On a rainy night in February, I was waiting in Paris’s Gare de L’Est station for the night train to Berlin. Those last four words are loaded with romance. And I was taking this winter journey in search of the romance of rail travel in a European winter.
As I waited, I tried to recall a train film that gives a sense of the journey, the landscape, the sheer theatricality of a rail journey. After all, you wouldn’t want to travel with the “Strangers on a Train” . And enchanting as “The Polar Express” was, none of us will ever ride it. I was looking for a film and a journey that would take me through wintry landscapes, and be peopled by fascinating strangers who would gather in the restaurant car.
That restaurant car eluded me on the first journey. My night train left at 8pm. Deutsche-Bahn, who run the service to Berlin, seem to assume that everyone will have eaten by departure time at 8pm. They provide a tiny ‘buvette’ that sells sandwiches but, apart from a trip through the corridors to visit it, there’s not much to do on the night train but go to sleep. However the journey does hold some romance. After all, you get into your night-gear, roll down the blind, snuggle up in your fairly comfortable bed, chug rhythmically through the night and wake up in a totally different place. As I chugged through eastern France I remembered “Murder on the Orient Express”. Director Sidney Lumet has all sorts of fun with the embarkation process in Istanbul. His glamourous cast parade down the platform, sweeping past peasants and the requisite goats and chickens to board the legendary train.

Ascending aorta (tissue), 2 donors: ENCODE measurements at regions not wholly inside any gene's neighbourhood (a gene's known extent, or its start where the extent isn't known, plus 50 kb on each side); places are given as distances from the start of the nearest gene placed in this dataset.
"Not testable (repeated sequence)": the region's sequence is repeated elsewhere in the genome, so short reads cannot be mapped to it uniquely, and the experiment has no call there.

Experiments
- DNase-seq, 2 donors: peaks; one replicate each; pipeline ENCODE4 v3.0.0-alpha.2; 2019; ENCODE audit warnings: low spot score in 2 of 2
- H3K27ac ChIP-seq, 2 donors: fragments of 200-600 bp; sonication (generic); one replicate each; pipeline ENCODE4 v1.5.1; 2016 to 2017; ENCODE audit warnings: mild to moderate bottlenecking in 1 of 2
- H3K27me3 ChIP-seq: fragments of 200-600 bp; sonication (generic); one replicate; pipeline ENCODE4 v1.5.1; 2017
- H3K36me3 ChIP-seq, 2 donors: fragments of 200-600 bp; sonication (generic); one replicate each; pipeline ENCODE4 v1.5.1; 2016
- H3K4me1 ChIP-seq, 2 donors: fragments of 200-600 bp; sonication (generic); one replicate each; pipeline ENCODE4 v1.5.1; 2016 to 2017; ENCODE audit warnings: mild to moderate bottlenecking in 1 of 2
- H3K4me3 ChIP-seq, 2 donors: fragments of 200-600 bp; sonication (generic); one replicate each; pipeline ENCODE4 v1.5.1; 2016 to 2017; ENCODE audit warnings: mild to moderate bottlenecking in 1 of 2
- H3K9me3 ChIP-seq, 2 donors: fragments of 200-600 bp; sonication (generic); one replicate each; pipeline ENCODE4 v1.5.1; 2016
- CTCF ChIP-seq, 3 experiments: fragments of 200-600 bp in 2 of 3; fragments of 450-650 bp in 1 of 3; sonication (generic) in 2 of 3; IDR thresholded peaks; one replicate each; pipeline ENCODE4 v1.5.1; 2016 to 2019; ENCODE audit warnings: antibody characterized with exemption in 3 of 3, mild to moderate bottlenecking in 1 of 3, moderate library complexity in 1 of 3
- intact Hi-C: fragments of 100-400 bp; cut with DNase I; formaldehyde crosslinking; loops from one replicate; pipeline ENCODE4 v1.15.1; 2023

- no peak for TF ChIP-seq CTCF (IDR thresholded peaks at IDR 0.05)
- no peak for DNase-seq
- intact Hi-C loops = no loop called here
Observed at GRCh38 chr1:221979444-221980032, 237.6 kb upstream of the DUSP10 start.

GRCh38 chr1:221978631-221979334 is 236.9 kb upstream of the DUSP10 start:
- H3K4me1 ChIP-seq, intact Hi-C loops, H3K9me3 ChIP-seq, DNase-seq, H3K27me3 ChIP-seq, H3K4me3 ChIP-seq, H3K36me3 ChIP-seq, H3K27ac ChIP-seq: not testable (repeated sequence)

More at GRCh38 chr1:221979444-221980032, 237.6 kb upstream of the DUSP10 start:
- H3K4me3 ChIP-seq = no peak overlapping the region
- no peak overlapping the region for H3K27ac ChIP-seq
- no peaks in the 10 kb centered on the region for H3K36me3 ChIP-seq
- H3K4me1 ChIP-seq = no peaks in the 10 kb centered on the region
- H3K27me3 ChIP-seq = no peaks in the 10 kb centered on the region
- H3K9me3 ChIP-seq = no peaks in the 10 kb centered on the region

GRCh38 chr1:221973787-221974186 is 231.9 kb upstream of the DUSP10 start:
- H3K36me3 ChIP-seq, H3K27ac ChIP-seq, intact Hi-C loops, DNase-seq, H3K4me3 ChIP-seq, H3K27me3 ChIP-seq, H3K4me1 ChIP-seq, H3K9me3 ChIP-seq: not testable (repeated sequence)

These opening scenes conspire to make us believe that we too are embarking on a great journey. However, this being an Agatha Christie story, one character has the bad grace to get murdered just as the train gets stuck in a snow-drift and that’s it for the travelogue. Nevertheless that journey through the snowy Balkans looked gorgeous and, given that I was headed to Berlin and beyond to go On the Trail Of Richard Strauss, a companion feature to this, I was quite sure that soon a modern German train would take me into the winter wonderland where that particular Orient Express failed to go.
My morning approach to Berlin was quite dull – tidy business estates and clean, brisk apartment blocks. I’d slept well, cosy under the spotless white duvet, feet facing the night fields of France with morning tea, breakfast roll and yogurt brought to me by the steward.
Berlin’s main railway station is an ultra-modern affair built on a confusing four levels. No romance there and no snow either – just a grey winter day in Germany. Would any of my three romantic longings – snow, restaurant car, fascinating strangers – be fulfilled?
Four days later, I travelled on to Dresden. This portion of my journey was served by Slovak railways; the train terminated in Bratislava. The rolling stock was sedate. Agatha Christie’s cast might have felt at home. And lo and behold, it had an old-fashioned restaurant car with a cosy wooden veneer and burgundy upholstery . I ordered Borscht from a stolid blonde Slovak waitress as we travelled through a sun-lit birch forest.
Dresden’s main railway station made up for Berlin’s utilitarian terminal. With a vast interior dome like the Pantheon and a grand central hall leading out to the streetcars that take you into the resurrected historic heart of the city, Dresden station serves as a prelude to the renewed grandeur of the city itself.